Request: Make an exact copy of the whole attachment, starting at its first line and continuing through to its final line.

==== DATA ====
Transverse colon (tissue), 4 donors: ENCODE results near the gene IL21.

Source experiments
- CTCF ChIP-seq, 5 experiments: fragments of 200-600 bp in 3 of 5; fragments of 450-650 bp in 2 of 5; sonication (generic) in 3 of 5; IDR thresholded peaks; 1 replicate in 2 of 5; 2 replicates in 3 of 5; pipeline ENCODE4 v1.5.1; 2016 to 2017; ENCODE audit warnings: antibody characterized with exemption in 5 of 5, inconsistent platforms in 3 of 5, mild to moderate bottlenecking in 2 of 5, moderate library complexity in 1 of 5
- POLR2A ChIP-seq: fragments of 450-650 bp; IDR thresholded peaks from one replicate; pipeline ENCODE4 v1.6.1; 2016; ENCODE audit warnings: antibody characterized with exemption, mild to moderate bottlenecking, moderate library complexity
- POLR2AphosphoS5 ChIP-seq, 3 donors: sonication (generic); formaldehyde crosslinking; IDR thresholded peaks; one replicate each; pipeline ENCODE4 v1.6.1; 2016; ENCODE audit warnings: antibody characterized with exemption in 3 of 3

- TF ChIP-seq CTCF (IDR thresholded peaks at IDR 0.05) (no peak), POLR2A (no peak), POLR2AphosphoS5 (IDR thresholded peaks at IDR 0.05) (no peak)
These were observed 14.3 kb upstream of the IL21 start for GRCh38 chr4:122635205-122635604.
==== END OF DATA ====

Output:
Transverse colon (tissue), 4 donors: ENCODE results near the gene IL21.

Source experiments
- CTCF ChIP-seq, 5 experiments: fragments of 200-600 bp in 3 of 5; fragments of 450-650 bp in 2 of 5; sonication (generic) in 3 of 5; IDR thresholded peaks; 1 replicate in 2 of 5; 2 replicates in 3 of 5; pipeline ENCODE4 v1.5.1; 2016 to 2017; ENCODE audit warnings: antibody characterized with exemption in 5 of 5, inconsistent platforms in 3 of 5, mild to moderate bottlenecking in 2 of 5, moderate library complexity in 1 of 5
- POLR2A ChIP-seq: fragments of 450-650 bp; IDR thresholded peaks from one replicate; pipeline ENCODE4 v1.6.1; 2016; ENCODE audit warnings: antibody characterized with exemption, mild to moderate bottlenecking, moderate library complexity
- POLR2AphosphoS5 ChIP-seq, 3 donors: sonication (generic); formaldehyde crosslinking; IDR thresholded peaks; one replicate each; pipeline ENCODE4 v1.6.1; 2016; ENCODE audit warnings: antibody characterized with exemption in 3 of 3

- TF ChIP-seq CTCF (IDR thresholded peaks at IDR 0.05) (no peak), POLR2A (no peak), POLR2AphosphoS5 (IDR thresholded peaks at IDR 0.05) (no peak)
These were observed 14.3 kb upstream of the IL21 start for GRCh38 chr4:122635205-122635604.